Marilyn Waring (born 1952) is a New Zealand feminist, an activist for “female human rights”, an author and an academic. She holds a Ph.D. in political economy. She became the youngest member in the New Zealand Parliament in 1975, at the age of 22; and remained in the House of Representatives until 1984. At the time of her election, she was only the fifteenth woman elected as a Member of Parliament in New Zealand. As of 2006, Waring works as a Professor of Public Policy at the Institute of Public Policy at AUT University in Auckland, New Zealand. She has held Fellowships at Harvard and Rutgers Universities. She is a member of the Board of the Reserve Bank of New Zealand.Waring has worked as a consultant for organizations such as the Food and Agriculture Organization (FAO), the UNIFEM (United Nations Development Fund for Women), the Yukon Territorial Government, the Ford Foundation, and the Ontario Provincial Government. (See also: Early life, Political career (1975-1984), Academic life, Farming, etc. … full text).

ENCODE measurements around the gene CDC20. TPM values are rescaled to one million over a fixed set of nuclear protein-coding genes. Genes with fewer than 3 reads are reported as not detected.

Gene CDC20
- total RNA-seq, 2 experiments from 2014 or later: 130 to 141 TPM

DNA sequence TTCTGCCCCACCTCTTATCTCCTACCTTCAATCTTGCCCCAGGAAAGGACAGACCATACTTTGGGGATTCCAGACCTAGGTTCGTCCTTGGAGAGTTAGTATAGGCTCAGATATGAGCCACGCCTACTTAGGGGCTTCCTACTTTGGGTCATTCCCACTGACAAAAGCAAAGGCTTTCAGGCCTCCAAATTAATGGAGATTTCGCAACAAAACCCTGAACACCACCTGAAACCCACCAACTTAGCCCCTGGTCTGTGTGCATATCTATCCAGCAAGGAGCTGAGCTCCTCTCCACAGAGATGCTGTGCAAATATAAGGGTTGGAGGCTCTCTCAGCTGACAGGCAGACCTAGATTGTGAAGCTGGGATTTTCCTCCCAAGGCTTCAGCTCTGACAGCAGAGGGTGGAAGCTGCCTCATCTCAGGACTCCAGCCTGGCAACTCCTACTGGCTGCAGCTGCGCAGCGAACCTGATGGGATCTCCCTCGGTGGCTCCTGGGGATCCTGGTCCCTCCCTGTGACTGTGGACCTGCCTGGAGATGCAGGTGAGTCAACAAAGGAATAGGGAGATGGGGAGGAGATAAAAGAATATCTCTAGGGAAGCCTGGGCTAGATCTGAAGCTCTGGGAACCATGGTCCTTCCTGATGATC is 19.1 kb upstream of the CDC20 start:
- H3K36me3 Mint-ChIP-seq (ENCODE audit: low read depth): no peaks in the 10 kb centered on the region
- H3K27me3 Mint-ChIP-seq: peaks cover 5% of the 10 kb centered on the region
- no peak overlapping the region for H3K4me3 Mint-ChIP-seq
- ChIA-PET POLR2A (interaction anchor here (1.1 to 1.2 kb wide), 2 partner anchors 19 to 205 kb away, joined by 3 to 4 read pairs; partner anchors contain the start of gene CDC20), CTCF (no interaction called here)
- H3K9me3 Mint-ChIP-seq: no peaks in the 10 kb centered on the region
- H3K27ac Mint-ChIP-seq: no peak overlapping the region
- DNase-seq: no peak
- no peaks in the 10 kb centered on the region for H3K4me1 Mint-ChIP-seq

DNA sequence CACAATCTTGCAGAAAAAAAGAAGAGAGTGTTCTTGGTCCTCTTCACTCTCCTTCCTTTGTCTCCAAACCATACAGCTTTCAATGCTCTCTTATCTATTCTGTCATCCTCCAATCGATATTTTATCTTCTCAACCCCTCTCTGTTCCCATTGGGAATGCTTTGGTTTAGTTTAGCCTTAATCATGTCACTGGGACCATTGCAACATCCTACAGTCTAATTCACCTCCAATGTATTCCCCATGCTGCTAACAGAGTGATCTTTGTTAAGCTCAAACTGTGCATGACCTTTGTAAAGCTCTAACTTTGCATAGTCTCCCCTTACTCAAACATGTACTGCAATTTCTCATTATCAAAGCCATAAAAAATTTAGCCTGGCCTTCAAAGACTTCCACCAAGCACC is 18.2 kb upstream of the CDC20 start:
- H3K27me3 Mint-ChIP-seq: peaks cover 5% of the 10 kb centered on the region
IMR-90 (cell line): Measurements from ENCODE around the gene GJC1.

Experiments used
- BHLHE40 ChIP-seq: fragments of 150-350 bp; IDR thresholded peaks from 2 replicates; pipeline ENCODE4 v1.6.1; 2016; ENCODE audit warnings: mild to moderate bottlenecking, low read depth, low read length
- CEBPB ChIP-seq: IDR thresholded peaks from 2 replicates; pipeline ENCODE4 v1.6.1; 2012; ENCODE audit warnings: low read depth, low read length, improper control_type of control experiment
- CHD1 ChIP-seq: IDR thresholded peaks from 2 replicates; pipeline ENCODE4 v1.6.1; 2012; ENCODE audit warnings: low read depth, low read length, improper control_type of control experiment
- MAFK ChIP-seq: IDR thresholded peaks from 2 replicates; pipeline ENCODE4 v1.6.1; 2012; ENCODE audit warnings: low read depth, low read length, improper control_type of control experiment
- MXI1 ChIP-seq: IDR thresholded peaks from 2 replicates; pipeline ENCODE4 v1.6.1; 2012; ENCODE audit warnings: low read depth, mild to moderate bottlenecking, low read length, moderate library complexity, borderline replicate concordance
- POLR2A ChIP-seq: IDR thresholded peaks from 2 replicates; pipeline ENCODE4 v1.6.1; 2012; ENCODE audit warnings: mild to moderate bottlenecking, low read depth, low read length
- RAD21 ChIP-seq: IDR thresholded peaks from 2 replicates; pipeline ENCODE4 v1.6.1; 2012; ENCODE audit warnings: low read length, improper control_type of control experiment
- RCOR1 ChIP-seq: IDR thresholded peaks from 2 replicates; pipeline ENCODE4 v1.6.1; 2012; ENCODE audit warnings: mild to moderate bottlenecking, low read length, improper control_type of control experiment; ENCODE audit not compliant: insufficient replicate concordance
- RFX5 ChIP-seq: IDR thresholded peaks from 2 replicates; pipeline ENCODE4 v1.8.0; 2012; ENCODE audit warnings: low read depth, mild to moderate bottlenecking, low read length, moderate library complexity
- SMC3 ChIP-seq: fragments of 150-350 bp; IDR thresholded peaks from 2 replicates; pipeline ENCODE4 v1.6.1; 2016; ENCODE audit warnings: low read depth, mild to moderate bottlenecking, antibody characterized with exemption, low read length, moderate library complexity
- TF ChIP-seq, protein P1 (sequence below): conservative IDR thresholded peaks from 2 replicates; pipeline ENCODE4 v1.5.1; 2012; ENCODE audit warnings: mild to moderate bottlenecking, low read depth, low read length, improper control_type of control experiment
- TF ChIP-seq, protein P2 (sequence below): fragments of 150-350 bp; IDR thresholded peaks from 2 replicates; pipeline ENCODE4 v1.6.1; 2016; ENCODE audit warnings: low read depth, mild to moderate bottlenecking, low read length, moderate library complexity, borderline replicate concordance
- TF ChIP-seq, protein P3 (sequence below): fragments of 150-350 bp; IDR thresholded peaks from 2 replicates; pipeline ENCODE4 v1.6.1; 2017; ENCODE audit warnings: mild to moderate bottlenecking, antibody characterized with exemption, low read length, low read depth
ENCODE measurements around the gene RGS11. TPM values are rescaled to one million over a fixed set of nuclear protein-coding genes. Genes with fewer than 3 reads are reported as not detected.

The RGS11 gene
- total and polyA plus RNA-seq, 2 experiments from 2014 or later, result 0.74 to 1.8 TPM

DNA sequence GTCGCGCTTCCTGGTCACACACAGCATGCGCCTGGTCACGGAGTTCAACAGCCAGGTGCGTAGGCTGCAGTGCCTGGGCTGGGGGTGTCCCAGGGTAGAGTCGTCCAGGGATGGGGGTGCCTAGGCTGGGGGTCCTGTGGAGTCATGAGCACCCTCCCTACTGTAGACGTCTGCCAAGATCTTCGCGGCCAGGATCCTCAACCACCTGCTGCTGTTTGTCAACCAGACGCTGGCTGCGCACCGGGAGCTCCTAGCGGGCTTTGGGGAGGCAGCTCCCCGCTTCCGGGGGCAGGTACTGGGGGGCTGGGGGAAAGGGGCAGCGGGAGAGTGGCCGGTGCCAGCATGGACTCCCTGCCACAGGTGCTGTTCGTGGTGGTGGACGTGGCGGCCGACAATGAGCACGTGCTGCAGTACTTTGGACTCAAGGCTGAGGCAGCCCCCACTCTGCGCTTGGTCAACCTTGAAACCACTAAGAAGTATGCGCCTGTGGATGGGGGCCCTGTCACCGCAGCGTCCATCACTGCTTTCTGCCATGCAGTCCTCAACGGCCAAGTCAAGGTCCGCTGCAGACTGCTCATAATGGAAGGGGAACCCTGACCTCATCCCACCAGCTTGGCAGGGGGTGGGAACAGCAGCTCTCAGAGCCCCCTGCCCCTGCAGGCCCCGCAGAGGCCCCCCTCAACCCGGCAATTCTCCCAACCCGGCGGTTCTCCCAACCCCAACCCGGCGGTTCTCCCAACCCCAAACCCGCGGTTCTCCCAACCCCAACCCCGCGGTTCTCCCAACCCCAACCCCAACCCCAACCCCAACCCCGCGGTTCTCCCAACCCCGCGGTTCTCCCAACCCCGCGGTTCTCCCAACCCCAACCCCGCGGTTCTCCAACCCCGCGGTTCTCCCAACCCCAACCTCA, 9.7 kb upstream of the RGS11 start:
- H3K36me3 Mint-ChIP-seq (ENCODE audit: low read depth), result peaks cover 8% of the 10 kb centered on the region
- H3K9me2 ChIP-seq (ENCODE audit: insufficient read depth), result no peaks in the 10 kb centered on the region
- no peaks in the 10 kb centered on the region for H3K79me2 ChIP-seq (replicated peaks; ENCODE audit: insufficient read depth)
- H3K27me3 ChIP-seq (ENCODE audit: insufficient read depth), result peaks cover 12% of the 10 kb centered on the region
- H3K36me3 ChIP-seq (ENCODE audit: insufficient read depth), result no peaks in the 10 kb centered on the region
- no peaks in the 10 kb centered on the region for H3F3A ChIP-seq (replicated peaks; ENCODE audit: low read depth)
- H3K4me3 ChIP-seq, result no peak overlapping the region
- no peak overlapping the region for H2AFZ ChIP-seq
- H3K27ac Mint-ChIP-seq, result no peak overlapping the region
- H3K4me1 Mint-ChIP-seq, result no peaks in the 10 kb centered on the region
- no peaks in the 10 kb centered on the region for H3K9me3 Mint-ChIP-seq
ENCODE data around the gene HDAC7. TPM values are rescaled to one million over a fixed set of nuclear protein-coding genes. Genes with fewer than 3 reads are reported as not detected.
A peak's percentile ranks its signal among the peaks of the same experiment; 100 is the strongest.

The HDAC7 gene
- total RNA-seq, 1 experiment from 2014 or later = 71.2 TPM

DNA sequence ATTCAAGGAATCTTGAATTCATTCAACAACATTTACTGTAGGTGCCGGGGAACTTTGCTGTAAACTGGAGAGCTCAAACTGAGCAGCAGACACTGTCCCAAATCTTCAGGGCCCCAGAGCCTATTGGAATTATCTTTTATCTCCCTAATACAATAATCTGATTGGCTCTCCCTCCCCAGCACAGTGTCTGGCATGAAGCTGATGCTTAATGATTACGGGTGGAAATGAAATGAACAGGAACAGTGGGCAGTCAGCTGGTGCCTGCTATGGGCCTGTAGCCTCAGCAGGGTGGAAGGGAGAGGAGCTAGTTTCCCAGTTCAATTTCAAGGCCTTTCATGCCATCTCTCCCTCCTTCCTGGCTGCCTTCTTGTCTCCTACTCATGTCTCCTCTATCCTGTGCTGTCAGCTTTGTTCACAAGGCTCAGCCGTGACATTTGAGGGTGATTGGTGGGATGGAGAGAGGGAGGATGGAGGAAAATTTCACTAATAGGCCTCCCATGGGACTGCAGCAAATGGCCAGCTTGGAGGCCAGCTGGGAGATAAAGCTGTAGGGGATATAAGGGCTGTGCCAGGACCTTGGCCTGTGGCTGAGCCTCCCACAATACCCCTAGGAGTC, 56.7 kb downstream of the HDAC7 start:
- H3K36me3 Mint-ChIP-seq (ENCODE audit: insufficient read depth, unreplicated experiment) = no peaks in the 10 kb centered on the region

Read: Who’s counting?

Read: Will the World Economy Produce Only World Culture?

Read: Marilyn Waring speaks at Red and White Club.

… However, Waring’s most dramatic moment in Parliament came in 1984, when she voted against her own government in favor of a nuclear-free New Zealand. Her decision to “cross the floor” and vote in favor of the nuclear ban prompted Prime Minister Robert Muldoon to call for a snap election. Muldoon’s government lost the election, and the new government passed the nuclear-free resolution, making New Zealand the first nation in the world to refuse entry to U.S. nuclear ships … (full text).